Use of a Broken or Risky Cryptographic Algorithm
The product uses a broken or risky cryptographic algorithm or protocol.
Cryptographic algorithms are the methods by which data is scrambled to prevent observation or influence by unauthorized actors. Insecure cryptography can be exploited to expose sensitive information, modify data in unexpected ways, spoof identities of other users or devices, or other impacts.
It is very difficult to produce a secure algorithm, and even high-profile algorithms by accomplished cryptographic experts have been broken. Well-known techniques exist to break or weaken various kinds of cryptography. Accordingly, there are a small number of well-understood and heavily studied algorithms that should be used by most products. Using a non-standard or known-insecure algorithm is dangerous because a determined adversary may be able to break the algorithm and compromise whatever data has been protected.
Since the state of cryptography advances so rapidly, it is common for an algorithm to be considered "unsafe" even if it was once thought to be strong. This can happen when new attacks are discovered, or if computing power increases so much that the cryptographic algorithm no longer provides the amount of protection that was originally thought.
For a number of reasons, this weakness is even more challenging to manage with hardware deployment of cryptographic algorithms as opposed to software implementation. First, if a flaw is discovered with hardware-implemented cryptography, the flaw cannot be fixed in most cases without a recall of the product, because hardware is not easily replaceable like software. Second, because the hardware product is expected to work for years, the adversary's computing power will only increase over time.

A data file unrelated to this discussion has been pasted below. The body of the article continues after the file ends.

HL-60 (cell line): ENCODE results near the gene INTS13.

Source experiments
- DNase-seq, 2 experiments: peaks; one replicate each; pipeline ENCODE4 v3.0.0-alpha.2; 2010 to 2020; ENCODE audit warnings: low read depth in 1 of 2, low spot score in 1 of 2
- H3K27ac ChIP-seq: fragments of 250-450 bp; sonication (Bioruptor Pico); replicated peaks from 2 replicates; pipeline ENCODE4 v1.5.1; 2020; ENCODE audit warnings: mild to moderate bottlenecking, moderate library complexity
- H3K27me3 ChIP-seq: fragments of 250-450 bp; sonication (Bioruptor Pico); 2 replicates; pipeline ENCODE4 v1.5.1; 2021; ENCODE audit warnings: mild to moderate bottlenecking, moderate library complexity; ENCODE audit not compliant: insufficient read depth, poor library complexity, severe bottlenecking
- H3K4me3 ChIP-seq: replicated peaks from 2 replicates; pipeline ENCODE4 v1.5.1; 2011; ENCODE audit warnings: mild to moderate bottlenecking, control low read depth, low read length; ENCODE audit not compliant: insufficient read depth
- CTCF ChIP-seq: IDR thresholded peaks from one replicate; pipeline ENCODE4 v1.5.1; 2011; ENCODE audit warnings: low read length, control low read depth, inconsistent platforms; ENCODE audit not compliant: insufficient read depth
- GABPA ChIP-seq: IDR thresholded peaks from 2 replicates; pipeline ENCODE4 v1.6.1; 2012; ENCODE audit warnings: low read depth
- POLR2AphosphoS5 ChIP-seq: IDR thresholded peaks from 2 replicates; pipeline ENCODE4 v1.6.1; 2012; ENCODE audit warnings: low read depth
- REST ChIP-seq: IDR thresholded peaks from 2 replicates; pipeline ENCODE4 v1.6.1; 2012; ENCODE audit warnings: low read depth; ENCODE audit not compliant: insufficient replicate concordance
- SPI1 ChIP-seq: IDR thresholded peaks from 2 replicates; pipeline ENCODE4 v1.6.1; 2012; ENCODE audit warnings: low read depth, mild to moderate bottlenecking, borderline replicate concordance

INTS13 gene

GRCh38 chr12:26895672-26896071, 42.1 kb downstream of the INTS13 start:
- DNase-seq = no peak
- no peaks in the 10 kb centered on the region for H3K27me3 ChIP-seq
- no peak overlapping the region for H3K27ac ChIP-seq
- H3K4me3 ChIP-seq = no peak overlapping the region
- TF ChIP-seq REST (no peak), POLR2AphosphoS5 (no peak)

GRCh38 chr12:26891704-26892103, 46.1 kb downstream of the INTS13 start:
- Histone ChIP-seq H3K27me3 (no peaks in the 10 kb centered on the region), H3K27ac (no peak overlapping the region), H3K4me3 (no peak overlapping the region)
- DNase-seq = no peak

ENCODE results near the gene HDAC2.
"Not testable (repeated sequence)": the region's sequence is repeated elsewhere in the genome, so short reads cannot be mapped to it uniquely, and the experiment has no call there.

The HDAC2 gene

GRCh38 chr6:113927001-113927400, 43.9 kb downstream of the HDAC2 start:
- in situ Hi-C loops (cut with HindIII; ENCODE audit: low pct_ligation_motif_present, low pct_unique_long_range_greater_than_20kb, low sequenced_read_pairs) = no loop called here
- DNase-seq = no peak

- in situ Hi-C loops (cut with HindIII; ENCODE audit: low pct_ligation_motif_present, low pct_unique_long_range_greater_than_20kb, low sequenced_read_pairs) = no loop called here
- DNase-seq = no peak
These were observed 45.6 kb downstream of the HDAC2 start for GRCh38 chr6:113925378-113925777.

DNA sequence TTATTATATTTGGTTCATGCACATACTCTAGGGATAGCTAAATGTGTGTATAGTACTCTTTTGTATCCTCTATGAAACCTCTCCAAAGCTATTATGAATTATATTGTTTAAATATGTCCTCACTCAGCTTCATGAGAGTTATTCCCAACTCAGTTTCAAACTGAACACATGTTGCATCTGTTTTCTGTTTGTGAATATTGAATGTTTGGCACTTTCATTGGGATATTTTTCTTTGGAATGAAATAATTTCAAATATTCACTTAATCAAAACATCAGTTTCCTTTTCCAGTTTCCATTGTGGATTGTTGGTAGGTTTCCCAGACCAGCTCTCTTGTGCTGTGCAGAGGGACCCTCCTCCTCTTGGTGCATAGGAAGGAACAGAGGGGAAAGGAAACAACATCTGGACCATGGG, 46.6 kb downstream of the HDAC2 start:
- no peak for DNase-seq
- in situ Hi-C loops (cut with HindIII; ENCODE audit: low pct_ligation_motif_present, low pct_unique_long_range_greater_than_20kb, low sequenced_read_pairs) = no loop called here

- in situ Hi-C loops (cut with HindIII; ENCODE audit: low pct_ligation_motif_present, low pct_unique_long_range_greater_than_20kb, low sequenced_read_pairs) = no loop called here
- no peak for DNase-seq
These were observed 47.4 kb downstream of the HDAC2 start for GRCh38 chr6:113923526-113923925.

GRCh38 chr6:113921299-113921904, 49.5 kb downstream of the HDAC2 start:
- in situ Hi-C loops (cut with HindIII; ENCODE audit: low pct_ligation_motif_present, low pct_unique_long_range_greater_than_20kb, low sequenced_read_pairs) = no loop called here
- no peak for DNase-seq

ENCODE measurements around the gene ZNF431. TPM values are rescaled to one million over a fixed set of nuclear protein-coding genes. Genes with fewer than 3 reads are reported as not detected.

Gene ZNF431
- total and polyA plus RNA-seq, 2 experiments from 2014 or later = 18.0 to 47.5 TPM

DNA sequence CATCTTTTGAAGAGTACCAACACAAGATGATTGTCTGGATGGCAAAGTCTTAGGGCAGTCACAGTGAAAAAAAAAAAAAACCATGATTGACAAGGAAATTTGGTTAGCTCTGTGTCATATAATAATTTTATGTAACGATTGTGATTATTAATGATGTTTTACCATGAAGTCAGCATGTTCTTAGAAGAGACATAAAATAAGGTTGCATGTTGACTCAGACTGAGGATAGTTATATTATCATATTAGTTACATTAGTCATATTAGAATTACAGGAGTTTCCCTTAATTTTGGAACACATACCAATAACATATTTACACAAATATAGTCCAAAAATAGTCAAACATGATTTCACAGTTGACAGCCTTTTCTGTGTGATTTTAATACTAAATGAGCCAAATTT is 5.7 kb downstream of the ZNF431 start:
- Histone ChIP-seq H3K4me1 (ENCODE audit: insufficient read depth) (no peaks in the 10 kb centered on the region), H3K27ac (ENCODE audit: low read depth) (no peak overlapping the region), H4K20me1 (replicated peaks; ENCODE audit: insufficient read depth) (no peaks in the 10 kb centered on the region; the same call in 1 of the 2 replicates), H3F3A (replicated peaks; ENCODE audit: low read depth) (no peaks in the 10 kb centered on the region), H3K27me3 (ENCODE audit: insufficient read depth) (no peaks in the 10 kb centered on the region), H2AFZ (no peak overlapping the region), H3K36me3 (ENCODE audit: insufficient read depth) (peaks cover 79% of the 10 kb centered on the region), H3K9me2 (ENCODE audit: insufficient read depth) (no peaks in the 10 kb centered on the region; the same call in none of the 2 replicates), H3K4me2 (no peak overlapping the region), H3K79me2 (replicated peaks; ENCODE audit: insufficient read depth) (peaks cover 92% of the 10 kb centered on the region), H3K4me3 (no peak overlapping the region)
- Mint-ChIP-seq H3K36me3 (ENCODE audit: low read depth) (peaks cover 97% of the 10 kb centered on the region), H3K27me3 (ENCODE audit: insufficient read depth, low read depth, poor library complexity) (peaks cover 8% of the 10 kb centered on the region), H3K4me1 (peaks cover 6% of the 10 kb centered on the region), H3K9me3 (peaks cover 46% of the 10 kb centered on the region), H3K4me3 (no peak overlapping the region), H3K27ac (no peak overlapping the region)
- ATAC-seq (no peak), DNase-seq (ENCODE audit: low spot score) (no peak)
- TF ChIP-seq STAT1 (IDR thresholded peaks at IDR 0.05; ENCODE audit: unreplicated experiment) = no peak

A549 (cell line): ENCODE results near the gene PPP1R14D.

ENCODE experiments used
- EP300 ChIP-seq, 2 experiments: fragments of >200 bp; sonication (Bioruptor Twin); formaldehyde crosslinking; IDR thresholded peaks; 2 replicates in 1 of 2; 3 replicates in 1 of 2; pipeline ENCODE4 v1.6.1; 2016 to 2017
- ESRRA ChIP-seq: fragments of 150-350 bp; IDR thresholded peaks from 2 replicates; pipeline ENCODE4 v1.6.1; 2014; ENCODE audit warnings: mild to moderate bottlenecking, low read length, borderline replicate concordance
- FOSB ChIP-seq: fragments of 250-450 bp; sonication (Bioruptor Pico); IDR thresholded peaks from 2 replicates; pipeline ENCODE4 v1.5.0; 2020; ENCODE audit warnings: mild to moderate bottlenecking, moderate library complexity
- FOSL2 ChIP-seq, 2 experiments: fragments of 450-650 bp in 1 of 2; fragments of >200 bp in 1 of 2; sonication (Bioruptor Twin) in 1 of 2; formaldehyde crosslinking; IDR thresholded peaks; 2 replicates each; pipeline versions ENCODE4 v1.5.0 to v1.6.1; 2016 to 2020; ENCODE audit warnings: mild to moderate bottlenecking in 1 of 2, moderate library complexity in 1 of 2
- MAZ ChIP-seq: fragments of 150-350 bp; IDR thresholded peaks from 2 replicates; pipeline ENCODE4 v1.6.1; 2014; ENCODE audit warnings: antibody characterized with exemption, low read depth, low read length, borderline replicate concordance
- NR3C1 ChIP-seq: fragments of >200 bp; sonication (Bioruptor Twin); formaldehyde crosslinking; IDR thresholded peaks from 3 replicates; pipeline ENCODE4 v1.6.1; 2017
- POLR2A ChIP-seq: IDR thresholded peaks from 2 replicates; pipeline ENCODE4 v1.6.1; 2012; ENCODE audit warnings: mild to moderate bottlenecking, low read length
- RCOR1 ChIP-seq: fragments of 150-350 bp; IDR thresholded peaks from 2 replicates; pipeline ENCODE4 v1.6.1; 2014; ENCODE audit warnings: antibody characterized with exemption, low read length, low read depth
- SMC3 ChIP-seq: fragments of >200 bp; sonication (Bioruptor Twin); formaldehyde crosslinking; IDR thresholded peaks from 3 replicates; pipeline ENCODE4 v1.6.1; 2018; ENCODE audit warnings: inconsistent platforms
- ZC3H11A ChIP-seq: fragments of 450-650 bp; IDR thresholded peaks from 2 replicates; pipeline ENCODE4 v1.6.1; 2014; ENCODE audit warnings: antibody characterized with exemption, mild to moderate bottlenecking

The following examples help to illustrate the nature of this weakness and describe methods or techniques which can be used to mitigate the risk.
Note that the examples here are by no means exhaustive and any given weakness may have many subtle varieties, each of which may require different detection methods or runtime controls.
These code examples use the Data Encryption Standard (DES).
Once considered a strong algorithm, DES now regarded as insufficient for many applications. It has been replaced by Advanced Encryption Standard (AES).
Suppose a chip manufacturer decides to implement a hashing scheme for verifying integrity property of certain bitstream, and it chooses to implement a SHA1 hardware accelerator for to implement the scheme.
However, SHA1 was theoretically broken in 2005 and practically broken in 2017 at a cost of $110K. This means an attacker with access to cloud-rented computing power will now be able to provide a malicious bitstream with the same hash value, thereby defeating the purpose for which the hash was used.
This issue could have been avoided with better design.
In 2022, the OT:ICEFALL study examined products by 10 different Operational Technology (OT) vendors. The researchers reported 56 vulnerabilities and said that the products were "insecure by design" [REF-1283]. If exploited, these vulnerabilities often allowed adversaries to change how the products operated, ranging from denial of service to changing the code that the products executed. Since these products were often used in industries such as power, electrical, water, and others, there could even be safety implications.
Multiple OT products used weak cryptography.
Weaknesses in this category are related to encryption.
Weaknesses in this category are related to the "Frail Security in Protocols" category from the SEI ETF "Categories of Security Vulnerabilities in ICS" as published in ...
Weaknesses in this category are related to the A02 category "Cryptographic Failures" in the OWASP Top Ten 2021.
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